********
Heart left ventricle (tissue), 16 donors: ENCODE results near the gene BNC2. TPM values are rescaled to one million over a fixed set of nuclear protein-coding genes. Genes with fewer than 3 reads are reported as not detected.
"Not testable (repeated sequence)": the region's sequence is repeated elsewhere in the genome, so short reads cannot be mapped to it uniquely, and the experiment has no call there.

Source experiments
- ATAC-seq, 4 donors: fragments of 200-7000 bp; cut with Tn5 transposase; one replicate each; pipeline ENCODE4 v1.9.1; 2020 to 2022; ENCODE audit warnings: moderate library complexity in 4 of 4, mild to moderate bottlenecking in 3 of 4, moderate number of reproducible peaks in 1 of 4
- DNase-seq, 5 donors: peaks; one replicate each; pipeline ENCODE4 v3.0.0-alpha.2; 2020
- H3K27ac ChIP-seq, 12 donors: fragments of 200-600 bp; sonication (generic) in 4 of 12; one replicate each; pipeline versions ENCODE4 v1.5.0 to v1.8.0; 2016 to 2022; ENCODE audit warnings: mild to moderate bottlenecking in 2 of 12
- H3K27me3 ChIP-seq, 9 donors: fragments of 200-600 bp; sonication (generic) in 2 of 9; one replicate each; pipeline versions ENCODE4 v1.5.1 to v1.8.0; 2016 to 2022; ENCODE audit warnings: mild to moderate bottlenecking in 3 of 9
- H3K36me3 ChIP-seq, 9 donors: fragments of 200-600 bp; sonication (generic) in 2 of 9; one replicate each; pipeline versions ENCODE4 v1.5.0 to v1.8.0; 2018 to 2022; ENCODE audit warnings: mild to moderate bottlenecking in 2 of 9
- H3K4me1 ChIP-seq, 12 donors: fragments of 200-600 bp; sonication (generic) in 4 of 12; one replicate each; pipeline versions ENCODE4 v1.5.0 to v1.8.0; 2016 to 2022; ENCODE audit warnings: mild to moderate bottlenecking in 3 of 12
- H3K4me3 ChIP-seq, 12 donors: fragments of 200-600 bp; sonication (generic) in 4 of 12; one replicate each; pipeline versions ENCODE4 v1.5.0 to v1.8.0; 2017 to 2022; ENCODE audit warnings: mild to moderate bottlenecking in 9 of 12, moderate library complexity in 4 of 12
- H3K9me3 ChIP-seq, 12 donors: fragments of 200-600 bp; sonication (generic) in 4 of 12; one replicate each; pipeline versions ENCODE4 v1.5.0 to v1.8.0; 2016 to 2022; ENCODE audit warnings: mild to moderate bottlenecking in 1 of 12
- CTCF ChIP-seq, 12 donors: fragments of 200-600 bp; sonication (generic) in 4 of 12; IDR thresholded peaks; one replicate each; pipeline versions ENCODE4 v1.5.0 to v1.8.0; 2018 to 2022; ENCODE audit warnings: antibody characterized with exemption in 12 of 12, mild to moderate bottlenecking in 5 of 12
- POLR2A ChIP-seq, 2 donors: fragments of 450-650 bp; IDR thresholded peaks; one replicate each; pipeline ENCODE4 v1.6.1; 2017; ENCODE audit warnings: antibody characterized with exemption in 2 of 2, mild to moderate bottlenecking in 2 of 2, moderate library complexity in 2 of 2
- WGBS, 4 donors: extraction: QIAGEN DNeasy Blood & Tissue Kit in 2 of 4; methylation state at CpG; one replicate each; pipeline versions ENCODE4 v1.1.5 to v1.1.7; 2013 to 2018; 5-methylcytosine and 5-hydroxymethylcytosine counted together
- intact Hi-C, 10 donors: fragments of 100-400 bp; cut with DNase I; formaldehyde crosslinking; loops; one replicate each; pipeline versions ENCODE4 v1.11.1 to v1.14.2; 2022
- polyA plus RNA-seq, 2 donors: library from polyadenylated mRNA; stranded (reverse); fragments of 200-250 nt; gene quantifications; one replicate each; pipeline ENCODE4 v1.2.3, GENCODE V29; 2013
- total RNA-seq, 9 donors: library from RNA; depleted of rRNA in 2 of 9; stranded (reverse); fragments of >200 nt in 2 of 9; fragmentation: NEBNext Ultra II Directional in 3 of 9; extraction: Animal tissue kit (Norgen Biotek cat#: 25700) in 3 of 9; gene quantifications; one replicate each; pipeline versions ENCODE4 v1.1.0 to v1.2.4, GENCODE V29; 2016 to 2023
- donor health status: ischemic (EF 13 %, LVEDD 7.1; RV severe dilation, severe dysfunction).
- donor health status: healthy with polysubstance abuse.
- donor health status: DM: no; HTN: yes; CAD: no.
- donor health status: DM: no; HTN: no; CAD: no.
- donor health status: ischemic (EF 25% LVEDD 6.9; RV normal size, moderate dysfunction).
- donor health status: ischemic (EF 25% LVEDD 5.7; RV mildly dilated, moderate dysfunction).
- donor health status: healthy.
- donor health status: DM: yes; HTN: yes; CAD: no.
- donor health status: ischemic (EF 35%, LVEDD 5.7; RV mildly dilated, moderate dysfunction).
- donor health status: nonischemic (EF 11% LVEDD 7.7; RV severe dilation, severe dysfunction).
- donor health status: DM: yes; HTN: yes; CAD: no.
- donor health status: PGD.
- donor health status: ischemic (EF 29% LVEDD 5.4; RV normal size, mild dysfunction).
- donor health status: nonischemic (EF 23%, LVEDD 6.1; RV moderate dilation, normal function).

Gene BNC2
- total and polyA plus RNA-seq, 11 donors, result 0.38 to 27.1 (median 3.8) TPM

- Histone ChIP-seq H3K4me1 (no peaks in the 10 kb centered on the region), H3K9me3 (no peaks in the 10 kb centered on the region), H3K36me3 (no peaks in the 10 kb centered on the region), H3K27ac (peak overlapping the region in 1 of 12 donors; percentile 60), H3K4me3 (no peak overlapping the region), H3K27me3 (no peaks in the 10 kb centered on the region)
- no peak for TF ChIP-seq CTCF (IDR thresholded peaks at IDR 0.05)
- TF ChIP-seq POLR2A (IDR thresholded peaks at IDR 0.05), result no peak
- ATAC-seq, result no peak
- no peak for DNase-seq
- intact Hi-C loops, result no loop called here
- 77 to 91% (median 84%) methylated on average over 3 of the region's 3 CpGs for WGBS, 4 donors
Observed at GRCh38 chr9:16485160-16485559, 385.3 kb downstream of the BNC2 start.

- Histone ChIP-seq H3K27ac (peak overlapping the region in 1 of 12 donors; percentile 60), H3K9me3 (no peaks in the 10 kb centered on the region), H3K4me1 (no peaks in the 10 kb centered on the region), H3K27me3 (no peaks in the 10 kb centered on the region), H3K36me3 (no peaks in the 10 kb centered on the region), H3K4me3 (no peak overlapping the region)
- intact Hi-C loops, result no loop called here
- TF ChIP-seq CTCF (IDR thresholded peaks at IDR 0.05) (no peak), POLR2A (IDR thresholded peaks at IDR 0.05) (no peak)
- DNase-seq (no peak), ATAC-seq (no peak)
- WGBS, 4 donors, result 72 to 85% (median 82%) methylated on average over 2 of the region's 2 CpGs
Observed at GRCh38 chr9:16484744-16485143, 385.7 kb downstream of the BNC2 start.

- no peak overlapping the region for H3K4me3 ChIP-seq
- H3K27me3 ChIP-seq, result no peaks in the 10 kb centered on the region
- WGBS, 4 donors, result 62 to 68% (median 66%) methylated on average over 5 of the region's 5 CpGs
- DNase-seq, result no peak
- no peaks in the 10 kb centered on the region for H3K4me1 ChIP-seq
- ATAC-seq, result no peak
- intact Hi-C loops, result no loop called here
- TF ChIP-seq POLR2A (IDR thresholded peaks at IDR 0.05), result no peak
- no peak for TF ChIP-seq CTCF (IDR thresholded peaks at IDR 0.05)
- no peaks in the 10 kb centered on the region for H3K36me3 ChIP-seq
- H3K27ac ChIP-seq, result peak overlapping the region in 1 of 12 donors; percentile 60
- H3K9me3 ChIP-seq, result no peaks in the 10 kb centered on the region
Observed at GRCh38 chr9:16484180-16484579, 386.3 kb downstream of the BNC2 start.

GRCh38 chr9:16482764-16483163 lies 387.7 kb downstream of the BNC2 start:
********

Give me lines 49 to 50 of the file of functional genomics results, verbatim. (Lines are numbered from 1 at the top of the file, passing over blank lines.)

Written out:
- H3K27me3 ChIP-seq, result no peaks in the 10 kb centered on the region
- WGBS, 4 donors, result 62 to 68% (median 66%) methylated on average over 5 of the region's 5 CpGs